Industry workers are not only engineers and geologists, but also botanists, zoologists and even veterinarians.
      Find Out More
  • Economy
      Gasoline PricesEconomy - Gas Prices
      "What’s up with gas prices?” is a question we get asked a lot.  Because crude oil is the primary component in gasoline production, the price rises and falls with the cost of crude—which is set by supply and demand on the global commodities market. 
      Refining the crude oil, storage, delivery and retailing further add to the cost of producing gasoline. To learn more about the factors affect gas prices, read our gas prices primer. - See more at: http://energytomorrow.api.tst/economy/gas-prices#sthash.rnP14MSG.dpuf
      Refining the crude oil, storage, delivery and retailing further add to the cost of producing gasoline. To learn more about the factors affect gas prices, read our gas prices primer. - See more at: http://energytomorrow.api.tst/economy/gas-prices#sthash.rnP14MSG.dpuf
      Refining the crude oil, storage, delivery and retailing further add to the cost of producing gasoline. To learn more about the factors affect gas prices, read our gas prices primer.
      Nest EggEconomy - Retirement Money
      The U.S. oil and natural gas industry supports the retirements of tens of millions of Americans who have invested in industry stock. In fact, if you have a mutual fund or IRA retirement account—and 95 million U.S. households do—there’s a good chance it invests in oil and natural gas.  Only 2.8 percent of industry shares are owned by corporate management. The rest is owned by regular Americans, many of them middle class, such as teachers, police officers and firefighters.
      Did You Know?
      The oil and natural gas industry supports nearly 9.2 million jobs nationwide in the United States.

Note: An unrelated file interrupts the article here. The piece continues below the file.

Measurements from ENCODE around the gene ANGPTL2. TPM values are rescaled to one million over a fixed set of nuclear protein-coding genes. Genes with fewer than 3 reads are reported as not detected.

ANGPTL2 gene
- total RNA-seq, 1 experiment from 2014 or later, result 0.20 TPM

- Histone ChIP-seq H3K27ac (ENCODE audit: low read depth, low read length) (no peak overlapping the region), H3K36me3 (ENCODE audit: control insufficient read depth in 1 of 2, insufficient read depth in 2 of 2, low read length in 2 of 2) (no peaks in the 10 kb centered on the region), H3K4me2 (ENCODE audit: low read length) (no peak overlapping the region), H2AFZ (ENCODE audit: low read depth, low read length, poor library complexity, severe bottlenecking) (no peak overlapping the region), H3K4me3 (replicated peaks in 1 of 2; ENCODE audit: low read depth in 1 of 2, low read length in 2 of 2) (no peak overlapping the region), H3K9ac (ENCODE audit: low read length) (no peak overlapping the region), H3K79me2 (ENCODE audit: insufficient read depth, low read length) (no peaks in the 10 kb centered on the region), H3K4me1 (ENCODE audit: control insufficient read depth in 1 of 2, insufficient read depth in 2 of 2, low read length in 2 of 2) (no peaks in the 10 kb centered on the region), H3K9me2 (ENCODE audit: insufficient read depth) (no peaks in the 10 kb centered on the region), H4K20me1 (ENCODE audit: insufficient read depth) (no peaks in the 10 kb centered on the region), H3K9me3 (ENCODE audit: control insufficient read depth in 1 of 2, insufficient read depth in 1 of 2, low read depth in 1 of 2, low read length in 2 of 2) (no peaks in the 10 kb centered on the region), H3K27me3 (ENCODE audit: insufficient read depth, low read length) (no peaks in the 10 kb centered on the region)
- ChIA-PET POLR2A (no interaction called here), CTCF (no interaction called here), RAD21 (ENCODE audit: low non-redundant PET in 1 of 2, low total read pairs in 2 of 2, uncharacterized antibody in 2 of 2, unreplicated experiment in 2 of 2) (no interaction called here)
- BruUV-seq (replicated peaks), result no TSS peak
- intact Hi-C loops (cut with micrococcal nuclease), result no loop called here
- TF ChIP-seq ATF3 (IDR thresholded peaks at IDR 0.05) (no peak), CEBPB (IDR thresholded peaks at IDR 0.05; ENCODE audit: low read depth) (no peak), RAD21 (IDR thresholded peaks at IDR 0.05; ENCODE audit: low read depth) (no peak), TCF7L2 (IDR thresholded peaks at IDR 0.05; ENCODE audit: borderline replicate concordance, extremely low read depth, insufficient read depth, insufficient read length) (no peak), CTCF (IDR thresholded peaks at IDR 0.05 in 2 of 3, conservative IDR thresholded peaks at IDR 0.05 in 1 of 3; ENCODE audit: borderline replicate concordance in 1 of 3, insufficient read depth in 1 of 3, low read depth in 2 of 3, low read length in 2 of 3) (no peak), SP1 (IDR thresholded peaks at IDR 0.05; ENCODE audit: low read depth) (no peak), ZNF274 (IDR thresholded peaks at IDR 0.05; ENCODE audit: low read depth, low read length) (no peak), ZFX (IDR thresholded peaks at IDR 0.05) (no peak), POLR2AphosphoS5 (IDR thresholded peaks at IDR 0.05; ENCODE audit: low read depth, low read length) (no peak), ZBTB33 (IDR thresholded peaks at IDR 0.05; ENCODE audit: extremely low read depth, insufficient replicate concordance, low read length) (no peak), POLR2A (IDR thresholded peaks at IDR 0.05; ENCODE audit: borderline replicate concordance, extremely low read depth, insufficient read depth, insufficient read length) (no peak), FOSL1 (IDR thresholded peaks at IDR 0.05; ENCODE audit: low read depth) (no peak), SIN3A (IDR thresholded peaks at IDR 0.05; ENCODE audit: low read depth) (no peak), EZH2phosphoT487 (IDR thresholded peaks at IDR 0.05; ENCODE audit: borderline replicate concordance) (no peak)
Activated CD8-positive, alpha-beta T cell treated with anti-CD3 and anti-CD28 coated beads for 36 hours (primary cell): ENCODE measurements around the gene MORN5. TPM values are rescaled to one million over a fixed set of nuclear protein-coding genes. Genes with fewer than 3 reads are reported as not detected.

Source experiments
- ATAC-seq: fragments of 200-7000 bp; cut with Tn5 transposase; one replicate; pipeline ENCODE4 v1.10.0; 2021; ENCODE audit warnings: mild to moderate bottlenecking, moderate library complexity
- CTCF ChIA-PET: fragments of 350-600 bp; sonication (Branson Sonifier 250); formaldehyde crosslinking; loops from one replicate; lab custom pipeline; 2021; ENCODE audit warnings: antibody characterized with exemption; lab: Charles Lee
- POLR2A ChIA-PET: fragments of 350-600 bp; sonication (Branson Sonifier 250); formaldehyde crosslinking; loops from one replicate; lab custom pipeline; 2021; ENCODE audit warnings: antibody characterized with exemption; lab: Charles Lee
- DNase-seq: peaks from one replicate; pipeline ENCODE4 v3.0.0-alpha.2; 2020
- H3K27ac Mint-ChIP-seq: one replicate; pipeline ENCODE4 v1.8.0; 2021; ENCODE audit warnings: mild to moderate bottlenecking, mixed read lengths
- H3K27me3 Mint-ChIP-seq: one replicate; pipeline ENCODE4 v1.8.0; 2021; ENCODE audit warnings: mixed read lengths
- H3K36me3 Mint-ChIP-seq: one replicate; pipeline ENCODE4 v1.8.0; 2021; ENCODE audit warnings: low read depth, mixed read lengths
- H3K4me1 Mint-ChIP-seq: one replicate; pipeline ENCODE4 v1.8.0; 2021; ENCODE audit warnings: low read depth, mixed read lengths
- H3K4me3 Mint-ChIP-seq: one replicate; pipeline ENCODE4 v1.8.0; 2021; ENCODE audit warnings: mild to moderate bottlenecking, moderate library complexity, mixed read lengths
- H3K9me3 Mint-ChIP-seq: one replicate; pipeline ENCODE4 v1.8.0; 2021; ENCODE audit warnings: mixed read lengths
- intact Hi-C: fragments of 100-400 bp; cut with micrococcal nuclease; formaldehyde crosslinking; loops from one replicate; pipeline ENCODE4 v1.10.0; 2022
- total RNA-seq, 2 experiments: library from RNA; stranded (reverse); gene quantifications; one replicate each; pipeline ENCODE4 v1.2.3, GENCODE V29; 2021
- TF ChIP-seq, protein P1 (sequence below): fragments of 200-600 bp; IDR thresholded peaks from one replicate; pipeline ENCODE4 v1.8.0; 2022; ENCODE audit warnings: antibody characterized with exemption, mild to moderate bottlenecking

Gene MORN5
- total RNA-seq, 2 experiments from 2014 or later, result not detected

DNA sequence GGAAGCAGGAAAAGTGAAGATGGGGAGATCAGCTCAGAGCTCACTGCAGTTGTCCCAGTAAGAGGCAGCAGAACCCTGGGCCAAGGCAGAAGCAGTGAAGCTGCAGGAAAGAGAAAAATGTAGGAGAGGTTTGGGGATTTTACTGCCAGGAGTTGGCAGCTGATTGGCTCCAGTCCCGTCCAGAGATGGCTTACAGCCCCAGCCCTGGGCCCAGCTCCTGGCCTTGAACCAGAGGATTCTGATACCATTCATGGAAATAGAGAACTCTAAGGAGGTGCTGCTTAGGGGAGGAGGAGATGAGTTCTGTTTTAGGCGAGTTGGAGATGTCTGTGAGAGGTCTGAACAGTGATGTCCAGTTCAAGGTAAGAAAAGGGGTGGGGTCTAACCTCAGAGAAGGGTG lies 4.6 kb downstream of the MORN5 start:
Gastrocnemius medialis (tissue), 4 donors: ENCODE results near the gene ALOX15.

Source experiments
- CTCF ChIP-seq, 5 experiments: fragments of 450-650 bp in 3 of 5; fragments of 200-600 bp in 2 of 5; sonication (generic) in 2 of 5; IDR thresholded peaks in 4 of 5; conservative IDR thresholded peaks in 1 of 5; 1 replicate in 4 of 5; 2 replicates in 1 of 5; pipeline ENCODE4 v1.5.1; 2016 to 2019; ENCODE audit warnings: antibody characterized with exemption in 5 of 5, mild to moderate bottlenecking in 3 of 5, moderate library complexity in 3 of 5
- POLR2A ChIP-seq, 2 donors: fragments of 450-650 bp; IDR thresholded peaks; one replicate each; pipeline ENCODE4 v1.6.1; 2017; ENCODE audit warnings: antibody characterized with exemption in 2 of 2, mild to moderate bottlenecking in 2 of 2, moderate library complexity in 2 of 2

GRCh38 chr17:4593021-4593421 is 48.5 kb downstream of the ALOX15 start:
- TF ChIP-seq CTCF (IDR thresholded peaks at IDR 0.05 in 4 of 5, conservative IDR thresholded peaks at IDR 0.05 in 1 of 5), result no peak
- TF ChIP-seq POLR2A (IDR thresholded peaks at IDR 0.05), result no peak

The industry contributed $476 billion in direct support to the economy in 2010.

      Increased access to our vast domestic oil and natural gas could generate more government revenue, create new jobs and significantly contribute to U.S. energy security.
      Find Out More
  • Energy Security
      energy securityEnergy Security - Oil and Gas
      a thriving domestic oil and gas industry is vital to America’s energy and economic security. - See more at: http://energytomorrow.api.tst/energy-security#sthash.FZaAL1ou.dpuf
      a thriving domestic oil and gas industry is vital to America’s energy and economic security. - See more at: http://energytomorrow.api.tst/energy-security#sthash.FZaAL1ou.dpuf
      A thriving domestic oil and gas industry is vital to America’s energy and economic security. U.S. and Canadian supplies can provide 100 percent of our liquid fuel needs by 2030 with the implementation of two straightforward policies—(1) accessing U.S. oil and natural gas reserves that are currently off-limits; and (2) partnering with our friendly neighbor to the north, Canada, in the development of the Keystone XL pipeline
      Energy In Our HandsEnergy Security - Reserves
      America holds 2 percent of the word's "proven" oil reserves. This excludes the billions of barrels of oil that's off-limits due to restrictive federal policy, classified as undiscovered, technically recoverable resources (UTRR) and not counted with the proven reserves. According to recent government estimates, that is more than 116 billion barrels of UTRR oil on federal lands. Access to these restricted reserves will generate American jobs, increase U.S. energy security and provide significant revenues to state and local governments.
      Did You Know?
      The oil and natural gas industry is vital to U.S. energy and economic security.

      The oil and natural gas industry supports 9.2 million American jobs and 7.7% of U.S. economy.

      With more access as well as Keystone pipeline construction, the United States and Canada can provide 100% of U.S. liquid fuel needs by 2030.

      2010 industry contributions to U.S. economy equal roughly 60 percent of the 2009 stimulus package.
      Find Out More
  • Environment & Safety